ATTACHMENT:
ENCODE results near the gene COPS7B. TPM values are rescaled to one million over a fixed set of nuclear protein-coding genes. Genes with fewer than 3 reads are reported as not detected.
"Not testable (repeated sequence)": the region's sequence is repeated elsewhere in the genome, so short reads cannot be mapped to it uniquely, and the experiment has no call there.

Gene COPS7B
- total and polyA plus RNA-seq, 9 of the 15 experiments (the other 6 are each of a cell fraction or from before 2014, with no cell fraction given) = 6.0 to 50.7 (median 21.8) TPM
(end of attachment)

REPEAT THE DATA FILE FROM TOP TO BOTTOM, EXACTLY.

ENCODE results near the gene COPS7B. TPM values are rescaled to one million over a fixed set of nuclear protein-coding genes. Genes with fewer than 3 reads are reported as not detected.
"Not testable (repeated sequence)": the region's sequence is repeated elsewhere in the genome, so short reads cannot be mapped to it uniquely, and the experiment has no call there.

Gene COPS7B
- total and polyA plus RNA-seq, 9 of the 15 experiments (the other 6 are each of a cell fraction or from before 2014, with no cell fraction given) = 6.0 to 50.7 (median 21.8) TPM